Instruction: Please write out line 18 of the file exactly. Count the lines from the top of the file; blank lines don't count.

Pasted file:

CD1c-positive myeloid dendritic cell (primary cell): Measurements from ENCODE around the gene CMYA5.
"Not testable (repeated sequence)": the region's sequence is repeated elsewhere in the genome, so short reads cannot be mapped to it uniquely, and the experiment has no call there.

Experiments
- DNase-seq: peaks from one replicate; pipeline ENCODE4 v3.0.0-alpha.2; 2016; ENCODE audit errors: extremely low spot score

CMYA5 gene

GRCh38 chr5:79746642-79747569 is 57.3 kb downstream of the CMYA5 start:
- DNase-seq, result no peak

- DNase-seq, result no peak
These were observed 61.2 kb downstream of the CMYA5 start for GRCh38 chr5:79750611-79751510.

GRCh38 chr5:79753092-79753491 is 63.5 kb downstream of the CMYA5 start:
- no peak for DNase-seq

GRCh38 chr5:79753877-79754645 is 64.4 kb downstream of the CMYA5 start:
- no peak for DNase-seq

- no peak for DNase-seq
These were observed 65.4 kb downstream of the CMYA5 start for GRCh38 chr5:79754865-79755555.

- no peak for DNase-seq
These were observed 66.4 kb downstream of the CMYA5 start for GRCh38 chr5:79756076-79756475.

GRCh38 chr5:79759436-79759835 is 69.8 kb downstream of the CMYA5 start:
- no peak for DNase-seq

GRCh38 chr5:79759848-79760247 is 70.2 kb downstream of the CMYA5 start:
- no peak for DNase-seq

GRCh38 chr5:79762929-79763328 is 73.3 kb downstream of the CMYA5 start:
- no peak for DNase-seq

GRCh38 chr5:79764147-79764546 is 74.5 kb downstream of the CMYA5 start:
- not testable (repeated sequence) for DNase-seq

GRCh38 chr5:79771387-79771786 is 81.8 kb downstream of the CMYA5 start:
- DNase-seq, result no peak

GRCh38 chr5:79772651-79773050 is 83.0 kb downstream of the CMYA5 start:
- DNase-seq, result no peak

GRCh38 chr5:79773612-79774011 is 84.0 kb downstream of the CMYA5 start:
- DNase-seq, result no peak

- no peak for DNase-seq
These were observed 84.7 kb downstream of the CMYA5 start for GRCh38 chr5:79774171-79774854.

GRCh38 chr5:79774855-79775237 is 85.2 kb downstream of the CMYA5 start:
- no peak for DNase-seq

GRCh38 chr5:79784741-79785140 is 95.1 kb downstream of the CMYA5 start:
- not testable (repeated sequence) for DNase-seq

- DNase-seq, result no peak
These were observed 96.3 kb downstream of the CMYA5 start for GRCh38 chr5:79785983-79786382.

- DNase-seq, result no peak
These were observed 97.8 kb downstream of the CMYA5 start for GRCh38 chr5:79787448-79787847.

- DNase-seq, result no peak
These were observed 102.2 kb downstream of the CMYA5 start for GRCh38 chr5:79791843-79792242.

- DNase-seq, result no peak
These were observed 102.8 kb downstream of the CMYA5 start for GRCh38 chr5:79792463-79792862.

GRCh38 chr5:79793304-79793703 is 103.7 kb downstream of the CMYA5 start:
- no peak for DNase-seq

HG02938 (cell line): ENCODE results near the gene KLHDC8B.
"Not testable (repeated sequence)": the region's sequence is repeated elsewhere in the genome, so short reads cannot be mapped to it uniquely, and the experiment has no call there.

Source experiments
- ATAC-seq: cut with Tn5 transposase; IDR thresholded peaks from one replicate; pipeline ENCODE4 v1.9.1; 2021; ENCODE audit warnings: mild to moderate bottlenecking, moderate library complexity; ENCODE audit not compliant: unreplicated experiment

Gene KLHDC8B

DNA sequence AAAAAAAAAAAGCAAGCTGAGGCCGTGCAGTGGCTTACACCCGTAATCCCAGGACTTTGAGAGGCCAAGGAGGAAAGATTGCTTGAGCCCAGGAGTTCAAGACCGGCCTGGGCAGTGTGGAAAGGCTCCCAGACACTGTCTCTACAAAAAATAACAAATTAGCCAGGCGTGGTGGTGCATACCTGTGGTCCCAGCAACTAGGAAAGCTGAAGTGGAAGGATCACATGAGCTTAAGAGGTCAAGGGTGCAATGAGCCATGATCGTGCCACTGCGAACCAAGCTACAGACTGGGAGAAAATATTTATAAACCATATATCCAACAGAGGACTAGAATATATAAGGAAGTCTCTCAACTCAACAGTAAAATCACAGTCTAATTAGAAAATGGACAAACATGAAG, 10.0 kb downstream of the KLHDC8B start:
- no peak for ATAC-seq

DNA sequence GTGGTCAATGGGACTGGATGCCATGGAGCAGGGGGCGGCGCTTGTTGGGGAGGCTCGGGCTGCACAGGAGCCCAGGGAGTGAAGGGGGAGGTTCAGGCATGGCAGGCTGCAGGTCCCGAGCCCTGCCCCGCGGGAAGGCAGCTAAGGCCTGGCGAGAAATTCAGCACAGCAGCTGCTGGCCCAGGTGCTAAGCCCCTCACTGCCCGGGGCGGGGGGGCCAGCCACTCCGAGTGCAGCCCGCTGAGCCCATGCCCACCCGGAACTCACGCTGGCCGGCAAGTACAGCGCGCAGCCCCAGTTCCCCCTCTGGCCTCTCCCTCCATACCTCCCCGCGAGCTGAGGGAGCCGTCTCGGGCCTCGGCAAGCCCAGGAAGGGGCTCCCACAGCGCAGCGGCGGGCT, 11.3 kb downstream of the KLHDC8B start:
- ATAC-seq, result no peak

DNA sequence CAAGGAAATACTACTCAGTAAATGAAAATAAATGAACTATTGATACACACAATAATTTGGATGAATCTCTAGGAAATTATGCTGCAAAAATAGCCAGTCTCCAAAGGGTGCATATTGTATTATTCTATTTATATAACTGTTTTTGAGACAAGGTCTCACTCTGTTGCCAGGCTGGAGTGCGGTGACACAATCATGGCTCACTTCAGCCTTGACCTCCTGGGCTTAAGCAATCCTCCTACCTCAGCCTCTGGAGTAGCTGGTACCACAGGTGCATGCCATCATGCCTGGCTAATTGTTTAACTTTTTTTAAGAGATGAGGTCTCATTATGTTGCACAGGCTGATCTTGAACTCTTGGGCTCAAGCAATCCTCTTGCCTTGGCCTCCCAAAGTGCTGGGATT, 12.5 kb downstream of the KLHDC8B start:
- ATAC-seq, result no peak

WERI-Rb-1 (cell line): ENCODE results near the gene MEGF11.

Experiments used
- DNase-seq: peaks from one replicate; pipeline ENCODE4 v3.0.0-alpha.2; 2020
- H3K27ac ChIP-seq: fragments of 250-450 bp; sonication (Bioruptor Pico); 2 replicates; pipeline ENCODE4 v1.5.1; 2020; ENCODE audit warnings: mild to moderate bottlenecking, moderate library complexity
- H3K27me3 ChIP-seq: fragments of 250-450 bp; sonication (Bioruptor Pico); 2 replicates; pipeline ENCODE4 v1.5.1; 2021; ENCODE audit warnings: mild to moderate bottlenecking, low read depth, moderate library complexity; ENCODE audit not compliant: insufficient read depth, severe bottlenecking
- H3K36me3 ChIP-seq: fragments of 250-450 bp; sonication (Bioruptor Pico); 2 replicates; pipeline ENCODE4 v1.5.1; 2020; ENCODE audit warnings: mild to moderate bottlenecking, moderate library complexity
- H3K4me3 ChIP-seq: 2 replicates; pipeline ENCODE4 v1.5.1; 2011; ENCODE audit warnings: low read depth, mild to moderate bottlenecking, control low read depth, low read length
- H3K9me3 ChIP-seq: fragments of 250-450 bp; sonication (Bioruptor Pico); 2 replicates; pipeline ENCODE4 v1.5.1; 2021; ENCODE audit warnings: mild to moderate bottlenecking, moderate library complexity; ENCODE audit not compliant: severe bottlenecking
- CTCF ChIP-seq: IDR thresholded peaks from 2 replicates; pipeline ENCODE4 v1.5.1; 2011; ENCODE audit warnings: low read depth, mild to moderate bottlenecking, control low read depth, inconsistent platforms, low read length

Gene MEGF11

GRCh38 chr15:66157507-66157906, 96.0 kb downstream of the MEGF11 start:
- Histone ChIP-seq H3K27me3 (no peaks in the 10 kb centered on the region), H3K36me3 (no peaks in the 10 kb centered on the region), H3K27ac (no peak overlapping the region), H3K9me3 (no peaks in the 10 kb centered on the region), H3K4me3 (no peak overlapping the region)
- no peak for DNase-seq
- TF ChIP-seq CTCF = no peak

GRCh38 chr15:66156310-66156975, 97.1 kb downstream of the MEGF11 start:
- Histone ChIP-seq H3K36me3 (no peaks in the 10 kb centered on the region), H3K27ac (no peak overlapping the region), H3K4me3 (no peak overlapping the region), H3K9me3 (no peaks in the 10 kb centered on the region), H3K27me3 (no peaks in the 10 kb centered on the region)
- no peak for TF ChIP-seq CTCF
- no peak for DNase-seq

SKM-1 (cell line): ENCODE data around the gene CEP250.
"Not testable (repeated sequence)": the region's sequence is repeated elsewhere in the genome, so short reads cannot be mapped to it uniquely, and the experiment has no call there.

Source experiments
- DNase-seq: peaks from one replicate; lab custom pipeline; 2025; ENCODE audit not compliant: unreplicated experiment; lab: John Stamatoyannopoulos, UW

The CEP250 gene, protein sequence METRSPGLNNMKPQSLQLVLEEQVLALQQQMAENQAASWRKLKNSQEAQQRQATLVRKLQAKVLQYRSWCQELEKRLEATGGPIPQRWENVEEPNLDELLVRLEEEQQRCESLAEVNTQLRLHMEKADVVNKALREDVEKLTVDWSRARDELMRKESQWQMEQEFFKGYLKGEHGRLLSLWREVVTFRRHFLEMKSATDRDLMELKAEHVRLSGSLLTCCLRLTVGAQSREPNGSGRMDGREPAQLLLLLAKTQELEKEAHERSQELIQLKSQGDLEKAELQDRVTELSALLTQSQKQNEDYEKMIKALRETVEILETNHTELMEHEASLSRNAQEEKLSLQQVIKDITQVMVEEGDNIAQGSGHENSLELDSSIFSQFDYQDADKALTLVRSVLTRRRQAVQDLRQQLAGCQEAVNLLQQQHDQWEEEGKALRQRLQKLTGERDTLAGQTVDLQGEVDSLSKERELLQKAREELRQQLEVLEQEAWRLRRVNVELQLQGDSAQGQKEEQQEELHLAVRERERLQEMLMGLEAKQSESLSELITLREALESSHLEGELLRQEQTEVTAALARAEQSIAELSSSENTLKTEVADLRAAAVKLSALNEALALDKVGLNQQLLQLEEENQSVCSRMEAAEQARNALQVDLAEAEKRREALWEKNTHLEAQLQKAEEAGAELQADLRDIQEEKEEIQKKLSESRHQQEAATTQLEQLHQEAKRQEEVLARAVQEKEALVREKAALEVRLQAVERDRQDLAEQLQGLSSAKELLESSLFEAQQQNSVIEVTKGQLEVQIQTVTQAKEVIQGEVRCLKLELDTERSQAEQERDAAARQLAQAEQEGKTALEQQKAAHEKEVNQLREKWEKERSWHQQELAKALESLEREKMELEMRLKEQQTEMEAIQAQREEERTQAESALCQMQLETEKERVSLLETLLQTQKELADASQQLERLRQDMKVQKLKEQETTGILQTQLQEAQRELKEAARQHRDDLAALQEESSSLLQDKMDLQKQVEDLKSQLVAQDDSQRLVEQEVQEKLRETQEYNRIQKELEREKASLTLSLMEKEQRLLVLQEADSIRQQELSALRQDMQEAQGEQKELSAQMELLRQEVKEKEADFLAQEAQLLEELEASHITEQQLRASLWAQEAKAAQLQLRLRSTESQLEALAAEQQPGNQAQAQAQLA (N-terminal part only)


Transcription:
GRCh38 chr5:79759436-79759835 is 69.8 kb downstream of the CMYA5 start: